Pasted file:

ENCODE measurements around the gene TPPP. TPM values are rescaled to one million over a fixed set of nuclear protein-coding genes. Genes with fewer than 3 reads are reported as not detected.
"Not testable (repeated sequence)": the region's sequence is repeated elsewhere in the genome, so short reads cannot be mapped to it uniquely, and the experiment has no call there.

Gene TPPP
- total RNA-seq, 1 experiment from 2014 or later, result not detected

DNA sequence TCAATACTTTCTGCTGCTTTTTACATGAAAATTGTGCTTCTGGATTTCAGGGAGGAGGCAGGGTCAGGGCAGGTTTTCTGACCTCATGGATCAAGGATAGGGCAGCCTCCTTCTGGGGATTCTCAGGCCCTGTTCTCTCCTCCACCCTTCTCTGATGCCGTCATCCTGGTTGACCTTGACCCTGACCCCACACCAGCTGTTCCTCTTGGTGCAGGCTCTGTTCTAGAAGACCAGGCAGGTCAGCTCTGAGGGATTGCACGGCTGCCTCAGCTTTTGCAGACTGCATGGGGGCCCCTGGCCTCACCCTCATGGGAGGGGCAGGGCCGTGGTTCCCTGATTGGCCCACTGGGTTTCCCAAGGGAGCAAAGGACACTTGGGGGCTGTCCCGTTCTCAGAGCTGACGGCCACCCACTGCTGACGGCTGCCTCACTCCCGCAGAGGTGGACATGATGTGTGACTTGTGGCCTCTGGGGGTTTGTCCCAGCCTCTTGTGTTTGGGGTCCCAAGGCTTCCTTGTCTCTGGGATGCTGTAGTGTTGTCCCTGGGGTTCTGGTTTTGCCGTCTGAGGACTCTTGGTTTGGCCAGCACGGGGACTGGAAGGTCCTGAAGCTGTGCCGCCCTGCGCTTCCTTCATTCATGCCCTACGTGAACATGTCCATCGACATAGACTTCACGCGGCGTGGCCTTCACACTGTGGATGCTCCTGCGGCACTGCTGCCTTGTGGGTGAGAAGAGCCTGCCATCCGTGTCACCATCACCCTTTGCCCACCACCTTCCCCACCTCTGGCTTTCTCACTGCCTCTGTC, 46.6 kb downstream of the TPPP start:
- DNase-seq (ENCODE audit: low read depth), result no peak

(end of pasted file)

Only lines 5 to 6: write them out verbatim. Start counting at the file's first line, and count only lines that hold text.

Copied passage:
DNA sequence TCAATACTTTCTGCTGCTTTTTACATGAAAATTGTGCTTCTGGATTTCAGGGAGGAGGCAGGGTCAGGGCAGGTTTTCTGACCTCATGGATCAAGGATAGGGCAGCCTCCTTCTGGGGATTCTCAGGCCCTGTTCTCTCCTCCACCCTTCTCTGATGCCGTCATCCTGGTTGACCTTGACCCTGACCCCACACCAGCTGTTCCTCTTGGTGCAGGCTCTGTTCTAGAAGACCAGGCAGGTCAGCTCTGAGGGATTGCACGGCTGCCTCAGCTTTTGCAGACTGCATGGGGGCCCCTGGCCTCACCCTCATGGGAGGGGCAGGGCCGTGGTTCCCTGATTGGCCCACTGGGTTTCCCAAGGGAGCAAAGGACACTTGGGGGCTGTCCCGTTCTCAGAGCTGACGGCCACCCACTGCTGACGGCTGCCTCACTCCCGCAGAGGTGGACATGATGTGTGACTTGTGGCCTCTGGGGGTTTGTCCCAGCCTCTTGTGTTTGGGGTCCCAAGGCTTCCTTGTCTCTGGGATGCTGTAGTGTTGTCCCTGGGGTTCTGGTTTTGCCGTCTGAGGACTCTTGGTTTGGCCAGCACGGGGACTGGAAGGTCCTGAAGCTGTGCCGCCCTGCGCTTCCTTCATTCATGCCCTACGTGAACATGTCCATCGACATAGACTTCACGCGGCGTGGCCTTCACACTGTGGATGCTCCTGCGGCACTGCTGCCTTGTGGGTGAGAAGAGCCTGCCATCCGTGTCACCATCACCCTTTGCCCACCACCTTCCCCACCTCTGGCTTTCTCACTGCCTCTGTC, 46.6 kb downstream of the TPPP start:
- DNase-seq (ENCODE audit: low read depth), result no peak